These amendments are expected to add even more records to the more than 100 million facial images already held by agencies that feed into the capability.
A closer examination of the capability reveals a number of concerns about its expected effectiveness and its impact on privacy.
If your passport, credit card, PIN or tax file number are compromised due to a security breach, they can be replaced fairly easily. Not so with your facial features. If a biometric database is hacked, the information can potentially be abused by criminals over your entire life.
The government insists the capability entails “strong privacy safeguards” but does not provide much detail beyond noting that facial recognition records will not be stored in a centralised database.
Instead, the records will be held by participating agencies, which will be able to reach in to one another’s records. But will it be effective? And what are the risks for privacy and human rights?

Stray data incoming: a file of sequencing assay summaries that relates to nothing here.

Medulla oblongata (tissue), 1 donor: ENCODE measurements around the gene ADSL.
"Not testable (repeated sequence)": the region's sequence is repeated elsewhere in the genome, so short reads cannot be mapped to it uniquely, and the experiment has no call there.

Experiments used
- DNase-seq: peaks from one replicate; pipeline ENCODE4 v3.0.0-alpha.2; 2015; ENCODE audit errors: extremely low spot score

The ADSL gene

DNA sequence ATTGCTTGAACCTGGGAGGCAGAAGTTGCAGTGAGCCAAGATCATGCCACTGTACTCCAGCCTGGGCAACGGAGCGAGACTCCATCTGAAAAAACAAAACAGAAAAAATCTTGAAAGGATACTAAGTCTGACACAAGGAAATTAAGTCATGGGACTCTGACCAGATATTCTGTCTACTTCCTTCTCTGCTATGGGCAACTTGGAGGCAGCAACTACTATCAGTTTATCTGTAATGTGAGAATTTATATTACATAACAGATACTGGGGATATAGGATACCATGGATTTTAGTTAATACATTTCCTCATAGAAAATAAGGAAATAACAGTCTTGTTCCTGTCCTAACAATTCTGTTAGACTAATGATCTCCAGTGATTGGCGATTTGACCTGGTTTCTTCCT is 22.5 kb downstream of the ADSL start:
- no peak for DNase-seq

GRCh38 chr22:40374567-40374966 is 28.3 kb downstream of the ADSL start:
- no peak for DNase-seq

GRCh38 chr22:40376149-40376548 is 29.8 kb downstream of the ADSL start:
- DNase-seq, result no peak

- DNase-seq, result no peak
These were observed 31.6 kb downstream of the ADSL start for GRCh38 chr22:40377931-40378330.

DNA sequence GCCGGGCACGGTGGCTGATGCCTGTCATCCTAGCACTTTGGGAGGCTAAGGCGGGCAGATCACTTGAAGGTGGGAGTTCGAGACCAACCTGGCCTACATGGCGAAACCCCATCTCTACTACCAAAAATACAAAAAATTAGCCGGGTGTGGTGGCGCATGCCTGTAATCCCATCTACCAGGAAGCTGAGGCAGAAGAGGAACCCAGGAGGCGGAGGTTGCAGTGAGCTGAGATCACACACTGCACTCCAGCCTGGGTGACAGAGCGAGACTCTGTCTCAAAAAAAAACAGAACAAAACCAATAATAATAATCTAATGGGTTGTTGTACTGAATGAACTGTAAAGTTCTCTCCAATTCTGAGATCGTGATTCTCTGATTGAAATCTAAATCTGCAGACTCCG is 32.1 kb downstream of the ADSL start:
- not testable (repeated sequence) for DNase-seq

Current research shows that the latest facial technology is still plagued with error rates and inaccuracies.
Images collected through CCTV or social media platforms are hampered by poor lighting or indirect angles of faces, so it is often difficult to find an accurate match. For example, even with the volume of footage of the Boston Marathon bombing suspects, facial recognition wasn’t enough to identify the assailants.
It is also unclear how much the use of facial recognition is actually helping police make arrests.
In Australia there is no clear indication what authorities are willing to accept as an error rate when using facial recognition technology.
Like the data retention amendments, regulation of the collection and sharing of biometric identifiers in Australia is subject to executive ministerial discretion. Any other regulation of the capability is left to weak privacy legislation (which many of the agencies involved in the capability are exempt from) in the absence of a formal bill of rights.